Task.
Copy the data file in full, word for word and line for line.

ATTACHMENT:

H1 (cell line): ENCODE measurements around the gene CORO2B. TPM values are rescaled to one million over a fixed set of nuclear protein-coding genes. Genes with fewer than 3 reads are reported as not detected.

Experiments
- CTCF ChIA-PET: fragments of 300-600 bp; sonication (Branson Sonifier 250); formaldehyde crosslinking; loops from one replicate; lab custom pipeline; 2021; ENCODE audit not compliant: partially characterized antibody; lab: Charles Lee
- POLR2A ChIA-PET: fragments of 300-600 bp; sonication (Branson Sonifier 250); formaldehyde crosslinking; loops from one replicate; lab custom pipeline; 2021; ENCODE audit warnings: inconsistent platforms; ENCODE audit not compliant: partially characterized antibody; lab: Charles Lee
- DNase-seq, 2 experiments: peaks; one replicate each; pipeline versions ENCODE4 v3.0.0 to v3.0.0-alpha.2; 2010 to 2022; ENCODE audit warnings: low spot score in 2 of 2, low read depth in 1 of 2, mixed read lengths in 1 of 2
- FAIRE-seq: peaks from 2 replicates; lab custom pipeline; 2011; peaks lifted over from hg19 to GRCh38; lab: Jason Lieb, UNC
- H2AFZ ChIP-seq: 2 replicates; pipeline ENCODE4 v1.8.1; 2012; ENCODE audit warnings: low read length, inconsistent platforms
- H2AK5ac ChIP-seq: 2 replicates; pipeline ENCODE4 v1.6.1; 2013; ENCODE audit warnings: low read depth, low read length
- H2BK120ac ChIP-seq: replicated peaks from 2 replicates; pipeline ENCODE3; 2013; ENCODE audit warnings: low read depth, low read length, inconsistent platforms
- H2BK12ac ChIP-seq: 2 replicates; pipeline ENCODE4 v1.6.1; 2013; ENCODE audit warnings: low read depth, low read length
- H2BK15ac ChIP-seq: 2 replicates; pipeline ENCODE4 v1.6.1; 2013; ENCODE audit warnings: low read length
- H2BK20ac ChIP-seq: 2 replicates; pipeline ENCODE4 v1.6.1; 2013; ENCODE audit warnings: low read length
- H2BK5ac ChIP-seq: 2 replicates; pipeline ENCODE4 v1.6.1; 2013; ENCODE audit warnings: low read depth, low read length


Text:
H1 (cell line): ENCODE measurements around the gene CORO2B. TPM values are rescaled to one million over a fixed set of nuclear protein-coding genes. Genes with fewer than 3 reads are reported as not detected.

Experiments
- CTCF ChIA-PET: fragments of 300-600 bp; sonication (Branson Sonifier 250); formaldehyde crosslinking; loops from one replicate; lab custom pipeline; 2021; ENCODE audit not compliant: partially characterized antibody; lab: Charles Lee
- POLR2A ChIA-PET: fragments of 300-600 bp; sonication (Branson Sonifier 250); formaldehyde crosslinking; loops from one replicate; lab custom pipeline; 2021; ENCODE audit warnings: inconsistent platforms; ENCODE audit not compliant: partially characterized antibody; lab: Charles Lee
- DNase-seq, 2 experiments: peaks; one replicate each; pipeline versions ENCODE4 v3.0.0 to v3.0.0-alpha.2; 2010 to 2022; ENCODE audit warnings: low spot score in 2 of 2, low read depth in 1 of 2, mixed read lengths in 1 of 2
- FAIRE-seq: peaks from 2 replicates; lab custom pipeline; 2011; peaks lifted over from hg19 to GRCh38; lab: Jason Lieb, UNC
- H2AFZ ChIP-seq: 2 replicates; pipeline ENCODE4 v1.8.1; 2012; ENCODE audit warnings: low read length, inconsistent platforms
- H2AK5ac ChIP-seq: 2 replicates; pipeline ENCODE4 v1.6.1; 2013; ENCODE audit warnings: low read depth, low read length
- H2BK120ac ChIP-seq: replicated peaks from 2 replicates; pipeline ENCODE3; 2013; ENCODE audit warnings: low read depth, low read length, inconsistent platforms
- H2BK12ac ChIP-seq: 2 replicates; pipeline ENCODE4 v1.6.1; 2013; ENCODE audit warnings: low read depth, low read length
- H2BK15ac ChIP-seq: 2 replicates; pipeline ENCODE4 v1.6.1; 2013; ENCODE audit warnings: low read length
- H2BK20ac ChIP-seq: 2 replicates; pipeline ENCODE4 v1.6.1; 2013; ENCODE audit warnings: low read length
- H2BK5ac ChIP-seq: 2 replicates; pipeline ENCODE4 v1.6.1; 2013; ENCODE audit warnings: low read depth, low read length